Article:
For a long time now I have had real concerns about the focus of policy makers, and the projects that they spawn, on ‘enterprise’ and ‘entrepreneurship’ as being just too business oriented. It is as if the only fields of human endeavour that matter are commerce of some kind. Making money or fixing societies ills.
This is especially un-nerving when you see it played out in our primary schools as 6 year olds are encouraged to wear badges that proclaim them be a ‘Sales Director’, an ‘Operations Manager’ or a ‘Brand Executive’. Yuk!
What about all of those other great fields of human endeavour?
Climbing mountains, making art, having fun, playing sport, writing, cooking and so on.
What if we encouraged our 6 year olds to wear badges that proclaimed them to be ‘Footballer in Training’, ‘Ballet Dancer under Construction’, ‘Surgeon to Be’ or ‘The Next Michael McIntyre’? OK, so perhaps we don’t need another Michael McIntyre…. but you get my point?
Because what really matters is not exposing more people to the world of business and entrepreneurship. It is to get them imagining possible futures, and learning how best to navigate towards them. It is about developing people with a sense of agency and influence over their own futures. It is about building a generation with both power and compassion. And a generation who really understand how to use the tools of collaboration, association and cooperation in pursuit of mutual progress.
Does it really only matter if their chosen endeavour contributes to GVA? Or is there more to our humanity that we need to recognise and encourage through both our policy and practice?
And this is not just an issue in schools. It runs like a plague through our communities from cradle to grave.
I think this is important because we lose so many who are completely turned off by the thought of a world of commerce (and let’s face it we don’t all want to dive headlong into a world of Dragon’s Den and The Apprentice).
So what about if instead of focussing on enterprise and entrepreneurship we attempted to throw our net wider and to encourage and support people to build their power and compassion in whatever they choose to be their particular fields of human endeavour?
For a few years now I seem to have been living in Groundhog Day. Not everyday, but enough to be disconcerting.
I will be chatting with an enterprise professional, perhaps a lecturer in a University, an enterprise coach in a ‘deprived’ community, a start-up business adviser or a bureaucrat managing an enterprise project. In our conversations about enterprise we will recognise how it is not all about business. How enterprise can be expressed in a seemingly infinite number of ways. Sure, for a significant and important minority, it is about commercial endeavour. Business, profit, and social impact in some combination. In order to express their enterprising soul a minority have to start a business.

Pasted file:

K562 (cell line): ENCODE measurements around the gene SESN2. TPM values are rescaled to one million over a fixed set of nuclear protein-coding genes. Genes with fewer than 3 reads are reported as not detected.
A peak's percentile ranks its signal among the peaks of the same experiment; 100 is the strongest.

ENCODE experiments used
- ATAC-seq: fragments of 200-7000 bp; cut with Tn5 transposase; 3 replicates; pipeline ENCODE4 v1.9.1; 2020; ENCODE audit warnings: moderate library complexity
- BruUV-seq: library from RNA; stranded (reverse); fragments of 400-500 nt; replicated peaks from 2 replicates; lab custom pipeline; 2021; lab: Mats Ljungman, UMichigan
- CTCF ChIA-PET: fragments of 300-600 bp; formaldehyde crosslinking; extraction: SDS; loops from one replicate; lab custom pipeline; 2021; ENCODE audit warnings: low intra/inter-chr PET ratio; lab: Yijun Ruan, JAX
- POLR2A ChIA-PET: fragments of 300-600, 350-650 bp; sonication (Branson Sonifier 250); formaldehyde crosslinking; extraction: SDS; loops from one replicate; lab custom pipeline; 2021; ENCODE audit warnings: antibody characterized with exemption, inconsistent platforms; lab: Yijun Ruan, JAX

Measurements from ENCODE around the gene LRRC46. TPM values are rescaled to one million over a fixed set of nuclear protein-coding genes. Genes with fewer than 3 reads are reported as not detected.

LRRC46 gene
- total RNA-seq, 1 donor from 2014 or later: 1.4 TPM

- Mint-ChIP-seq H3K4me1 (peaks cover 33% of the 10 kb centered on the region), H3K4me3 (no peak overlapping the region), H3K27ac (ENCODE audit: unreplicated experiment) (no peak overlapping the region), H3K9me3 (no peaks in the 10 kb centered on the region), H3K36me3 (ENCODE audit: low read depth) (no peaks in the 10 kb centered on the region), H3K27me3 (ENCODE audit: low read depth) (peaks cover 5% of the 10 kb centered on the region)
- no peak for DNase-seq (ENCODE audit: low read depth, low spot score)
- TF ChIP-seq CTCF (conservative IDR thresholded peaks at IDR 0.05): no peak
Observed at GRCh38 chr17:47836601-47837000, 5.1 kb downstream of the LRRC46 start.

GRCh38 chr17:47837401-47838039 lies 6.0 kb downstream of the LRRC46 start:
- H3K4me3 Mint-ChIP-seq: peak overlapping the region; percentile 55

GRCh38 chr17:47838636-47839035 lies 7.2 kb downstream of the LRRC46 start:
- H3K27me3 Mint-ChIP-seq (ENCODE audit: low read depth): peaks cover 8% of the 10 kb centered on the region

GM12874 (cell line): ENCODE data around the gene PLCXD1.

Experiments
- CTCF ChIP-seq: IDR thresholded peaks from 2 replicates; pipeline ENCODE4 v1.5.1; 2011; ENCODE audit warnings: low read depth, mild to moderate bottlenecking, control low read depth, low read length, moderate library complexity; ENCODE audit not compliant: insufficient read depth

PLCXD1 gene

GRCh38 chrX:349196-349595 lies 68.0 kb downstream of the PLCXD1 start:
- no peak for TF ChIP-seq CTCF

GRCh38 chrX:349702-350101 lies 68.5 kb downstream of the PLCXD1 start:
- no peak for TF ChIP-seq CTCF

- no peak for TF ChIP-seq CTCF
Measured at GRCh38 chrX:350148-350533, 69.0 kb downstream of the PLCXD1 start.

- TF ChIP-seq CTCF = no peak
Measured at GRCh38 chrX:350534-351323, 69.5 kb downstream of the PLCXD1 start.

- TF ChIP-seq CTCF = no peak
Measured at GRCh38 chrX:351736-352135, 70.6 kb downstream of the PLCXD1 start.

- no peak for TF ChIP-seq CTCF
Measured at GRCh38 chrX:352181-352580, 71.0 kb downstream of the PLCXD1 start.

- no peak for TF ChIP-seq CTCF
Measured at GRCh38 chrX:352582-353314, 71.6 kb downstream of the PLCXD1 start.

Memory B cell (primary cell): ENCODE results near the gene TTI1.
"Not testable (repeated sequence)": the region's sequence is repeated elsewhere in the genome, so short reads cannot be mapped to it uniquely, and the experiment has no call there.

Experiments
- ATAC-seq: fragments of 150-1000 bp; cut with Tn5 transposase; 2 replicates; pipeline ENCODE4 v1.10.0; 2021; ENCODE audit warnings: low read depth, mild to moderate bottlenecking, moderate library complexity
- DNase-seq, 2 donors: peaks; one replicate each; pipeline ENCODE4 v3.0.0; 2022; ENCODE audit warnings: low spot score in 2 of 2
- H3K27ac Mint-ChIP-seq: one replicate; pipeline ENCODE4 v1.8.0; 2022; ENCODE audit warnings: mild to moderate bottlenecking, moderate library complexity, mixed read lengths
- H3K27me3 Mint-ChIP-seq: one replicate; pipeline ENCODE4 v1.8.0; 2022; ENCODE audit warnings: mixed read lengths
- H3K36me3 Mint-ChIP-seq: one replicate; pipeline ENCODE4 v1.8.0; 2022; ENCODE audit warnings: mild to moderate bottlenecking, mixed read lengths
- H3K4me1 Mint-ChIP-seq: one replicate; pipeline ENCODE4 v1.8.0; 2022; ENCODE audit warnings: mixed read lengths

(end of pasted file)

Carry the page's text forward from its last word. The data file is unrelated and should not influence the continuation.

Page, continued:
But for the majority being enterprising, being proactive in pursuit of a better future, does not mean starting up a business. It may mean making a phone call, having a conversation, calling a meeting or writing a letter. Taking some action that increases agency and power in pursuing a preferred future. It may be taking the opportunity to reflect on ‘The direction in which progress lies‘, or ‘What are the next steps that I can take to make progress?‘ or ‘What options have I got?‘
We will reflect on how some of the most enterprising people we know may work in the Council, or the University, or organise festivals and campaigns in the community. That the enterprising soul finds its expressions in many forms and not just in entrepreneurship.
We will agree that the real point of leverage in our communities lies not in providing start-up advice with those who are already minded to start a business, although of course this IS important. The real leverage lies in helping more people to establish the direction in which progress lies for them and their loved ones and helping them to plan and execute actions designed to move them in that direction.
If we can significantly increase the stock of enterprising people then, as sure as eggs is eggs, we will also increase the stock of entrepreneurial people. And we will not lose so many who are completely turned off by enterprise because of the Gordon Gecko or Victorian perceptions of enterprise nurtured by the reality TV shows and newspaper headlines.
We will also increase the survival rate of new businesses as people make natural progress into entrepreneurship instead of being persuaded to start a business (‘all you need is the idea and the determination to succeed’) when they have not yet gained the real skills or capital that they will need to succeed.